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Dr. France A. Córdova
March 10, 2016
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Thank you, Minister Niane, for that warm introduction, and may I say what a great pleasure it is to be with all of you today.
The National Science Foundation is the United States' primary basic scientific research agency. We are deeply committed to curiosity-driven, potentially transformative science. We engage the scientific imagination of hundreds of thousands of scientists, engineers, researchers, educators and students.
We invest in universities and colleges that lead to cutting-edge developments and new industries and technologies. We invest in the youth of today to create the STEM professionals of tomorrow, contributing to our country's skilled workforce.
And we also invest in international partnerships that enable significant scientific research. Our global collaborations have accelerated the progress of science and improvements in health, security, and prosperity throughout the world.
We never lose sight of our obligation to "explore the unexplored" and consistently support research driven by curiosity and imagination -- and many of these investments are, by definition, "risky." A great example of this played out on the world stage last month -- and it directly addresses the goals of this "Next Einstein Forum." One hundred years after Einstein published his theory of general relativity, NSF, MIT, Caltech and others announced the first-ever observation of gravitational waves -- ripples in the fabric of space-time -- caused by two colliding black holes 1.3 billion light years away.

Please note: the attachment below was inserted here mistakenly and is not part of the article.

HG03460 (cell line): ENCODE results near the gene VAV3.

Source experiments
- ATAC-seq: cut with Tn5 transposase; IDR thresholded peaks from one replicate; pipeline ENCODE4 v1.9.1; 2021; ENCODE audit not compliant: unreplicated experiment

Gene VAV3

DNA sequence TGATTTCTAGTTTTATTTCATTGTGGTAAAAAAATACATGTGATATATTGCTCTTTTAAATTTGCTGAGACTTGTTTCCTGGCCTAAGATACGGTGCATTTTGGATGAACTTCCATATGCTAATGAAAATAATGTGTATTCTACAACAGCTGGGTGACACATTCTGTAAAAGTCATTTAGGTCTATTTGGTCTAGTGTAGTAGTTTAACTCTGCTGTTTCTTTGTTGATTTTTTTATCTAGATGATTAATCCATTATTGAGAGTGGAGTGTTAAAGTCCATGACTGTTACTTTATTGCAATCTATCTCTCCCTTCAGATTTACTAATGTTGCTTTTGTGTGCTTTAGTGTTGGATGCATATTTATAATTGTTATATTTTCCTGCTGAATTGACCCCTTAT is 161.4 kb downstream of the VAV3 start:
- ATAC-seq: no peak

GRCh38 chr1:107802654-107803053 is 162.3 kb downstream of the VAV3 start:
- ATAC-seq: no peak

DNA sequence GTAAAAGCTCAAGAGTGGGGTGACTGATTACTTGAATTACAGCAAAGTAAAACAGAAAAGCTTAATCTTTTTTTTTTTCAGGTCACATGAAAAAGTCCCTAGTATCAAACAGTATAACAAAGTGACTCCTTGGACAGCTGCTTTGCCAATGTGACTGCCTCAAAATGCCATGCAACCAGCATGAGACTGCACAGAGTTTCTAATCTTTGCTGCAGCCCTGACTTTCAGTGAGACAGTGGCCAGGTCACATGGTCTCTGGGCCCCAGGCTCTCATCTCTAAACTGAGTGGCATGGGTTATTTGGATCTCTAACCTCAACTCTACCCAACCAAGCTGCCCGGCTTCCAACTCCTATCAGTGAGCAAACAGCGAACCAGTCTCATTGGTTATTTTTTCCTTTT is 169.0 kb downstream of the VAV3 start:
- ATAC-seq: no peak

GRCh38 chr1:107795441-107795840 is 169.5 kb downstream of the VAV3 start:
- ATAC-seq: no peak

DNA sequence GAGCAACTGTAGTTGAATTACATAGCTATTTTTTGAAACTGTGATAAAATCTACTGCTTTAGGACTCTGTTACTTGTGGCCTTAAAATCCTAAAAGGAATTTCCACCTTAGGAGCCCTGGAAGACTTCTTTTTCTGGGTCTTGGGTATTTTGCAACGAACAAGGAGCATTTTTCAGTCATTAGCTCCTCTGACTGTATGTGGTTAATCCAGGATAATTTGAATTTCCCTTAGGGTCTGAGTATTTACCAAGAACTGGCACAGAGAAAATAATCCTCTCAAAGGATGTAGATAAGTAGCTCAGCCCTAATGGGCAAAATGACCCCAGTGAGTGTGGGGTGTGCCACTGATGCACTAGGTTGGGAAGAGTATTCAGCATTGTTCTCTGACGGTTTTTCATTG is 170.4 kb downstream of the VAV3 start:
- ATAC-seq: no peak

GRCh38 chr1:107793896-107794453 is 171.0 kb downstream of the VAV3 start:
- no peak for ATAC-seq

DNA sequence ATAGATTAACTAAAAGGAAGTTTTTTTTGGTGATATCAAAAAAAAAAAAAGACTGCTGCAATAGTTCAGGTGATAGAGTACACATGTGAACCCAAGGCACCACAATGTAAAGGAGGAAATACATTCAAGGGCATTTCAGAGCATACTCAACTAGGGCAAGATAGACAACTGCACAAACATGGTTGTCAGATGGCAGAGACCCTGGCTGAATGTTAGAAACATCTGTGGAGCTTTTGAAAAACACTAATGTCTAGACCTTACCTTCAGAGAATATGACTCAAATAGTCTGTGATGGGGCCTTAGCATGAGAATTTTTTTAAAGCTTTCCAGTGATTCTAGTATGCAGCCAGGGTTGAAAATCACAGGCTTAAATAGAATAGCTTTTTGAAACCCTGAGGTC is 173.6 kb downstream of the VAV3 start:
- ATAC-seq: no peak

The gravitational waves were detected by the Laser Interferometer Gravitational-Wave Observatory -- or LIGO -- which NSF began funding in the 1970s, and I'm not exaggerating when I say it was a huge risk for us. But NSF is the agency that takes these kind of risks.
Now that risk is beginning to pay off and will open a vast new window into our universe. LIGO research is being carried out by a huge international consortium of more than 1,000 scientists from universities around the United States and in 14 other countries. Drawing upon a global, multi-messenger network of detectors, we will be able to more accurately track the source locations of exotic high-energy cosmic sources, allowing us to seek new answers to the most fundamental questions about our Universe.
NSF operates with an annual budget that is about $8 billion, and 93 percent of that budget directly supports research, education, and related facilities -- meaning the vast majority of our budget goes back to states and localities through the grants and awards we make.
We receive about 50,000 proposals each year. Through our widely respected merit review process, NSF selects about 12,000 of these for funding.
We must be doing something right because at last count, NSF-supported researchers have received 217 Nobel Prizes -- although we invested in those Laureates' work long before they were recognized by the Nobel committees.